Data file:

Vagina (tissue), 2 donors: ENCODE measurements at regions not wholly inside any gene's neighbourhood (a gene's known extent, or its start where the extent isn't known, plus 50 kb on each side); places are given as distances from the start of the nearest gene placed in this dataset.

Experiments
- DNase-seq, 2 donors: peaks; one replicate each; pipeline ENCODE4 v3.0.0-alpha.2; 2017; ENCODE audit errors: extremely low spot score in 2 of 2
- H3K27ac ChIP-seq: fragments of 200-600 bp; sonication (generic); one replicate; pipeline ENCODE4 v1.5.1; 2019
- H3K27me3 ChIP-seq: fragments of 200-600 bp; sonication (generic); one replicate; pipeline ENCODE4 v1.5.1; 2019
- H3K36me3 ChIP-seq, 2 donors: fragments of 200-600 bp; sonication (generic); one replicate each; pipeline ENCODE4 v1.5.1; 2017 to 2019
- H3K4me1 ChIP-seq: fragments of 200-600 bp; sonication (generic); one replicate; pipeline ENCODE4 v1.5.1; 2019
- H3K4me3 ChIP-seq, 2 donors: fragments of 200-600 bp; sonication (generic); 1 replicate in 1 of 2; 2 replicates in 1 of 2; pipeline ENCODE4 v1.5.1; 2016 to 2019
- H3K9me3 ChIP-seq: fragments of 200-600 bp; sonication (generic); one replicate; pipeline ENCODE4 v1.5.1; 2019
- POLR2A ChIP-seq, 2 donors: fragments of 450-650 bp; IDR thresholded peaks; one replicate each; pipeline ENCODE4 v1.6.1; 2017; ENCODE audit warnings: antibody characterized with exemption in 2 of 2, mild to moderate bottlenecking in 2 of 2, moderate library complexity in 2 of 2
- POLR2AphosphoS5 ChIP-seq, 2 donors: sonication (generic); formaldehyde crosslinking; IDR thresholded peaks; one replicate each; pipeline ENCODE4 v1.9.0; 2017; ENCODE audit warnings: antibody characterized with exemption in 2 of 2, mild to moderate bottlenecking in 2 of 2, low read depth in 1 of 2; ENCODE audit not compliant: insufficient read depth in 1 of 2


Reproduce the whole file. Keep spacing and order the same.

Vagina (tissue), 2 donors: ENCODE measurements at regions not wholly inside any gene's neighbourhood (a gene's known extent, or its start where the extent isn't known, plus 50 kb on each side); places are given as distances from the start of the nearest gene placed in this dataset.

Experiments
- DNase-seq, 2 donors: peaks; one replicate each; pipeline ENCODE4 v3.0.0-alpha.2; 2017; ENCODE audit errors: extremely low spot score in 2 of 2
- H3K27ac ChIP-seq: fragments of 200-600 bp; sonication (generic); one replicate; pipeline ENCODE4 v1.5.1; 2019
- H3K27me3 ChIP-seq: fragments of 200-600 bp; sonication (generic); one replicate; pipeline ENCODE4 v1.5.1; 2019
- H3K36me3 ChIP-seq, 2 donors: fragments of 200-600 bp; sonication (generic); one replicate each; pipeline ENCODE4 v1.5.1; 2017 to 2019
- H3K4me1 ChIP-seq: fragments of 200-600 bp; sonication (generic); one replicate; pipeline ENCODE4 v1.5.1; 2019
- H3K4me3 ChIP-seq, 2 donors: fragments of 200-600 bp; sonication (generic); 1 replicate in 1 of 2; 2 replicates in 1 of 2; pipeline ENCODE4 v1.5.1; 2016 to 2019
- H3K9me3 ChIP-seq: fragments of 200-600 bp; sonication (generic); one replicate; pipeline ENCODE4 v1.5.1; 2019
- POLR2A ChIP-seq, 2 donors: fragments of 450-650 bp; IDR thresholded peaks; one replicate each; pipeline ENCODE4 v1.6.1; 2017; ENCODE audit warnings: antibody characterized with exemption in 2 of 2, mild to moderate bottlenecking in 2 of 2, moderate library complexity in 2 of 2
- POLR2AphosphoS5 ChIP-seq, 2 donors: sonication (generic); formaldehyde crosslinking; IDR thresholded peaks; one replicate each; pipeline ENCODE4 v1.9.0; 2017; ENCODE audit warnings: antibody characterized with exemption in 2 of 2, mild to moderate bottlenecking in 2 of 2, low read depth in 1 of 2; ENCODE audit not compliant: insufficient read depth in 1 of 2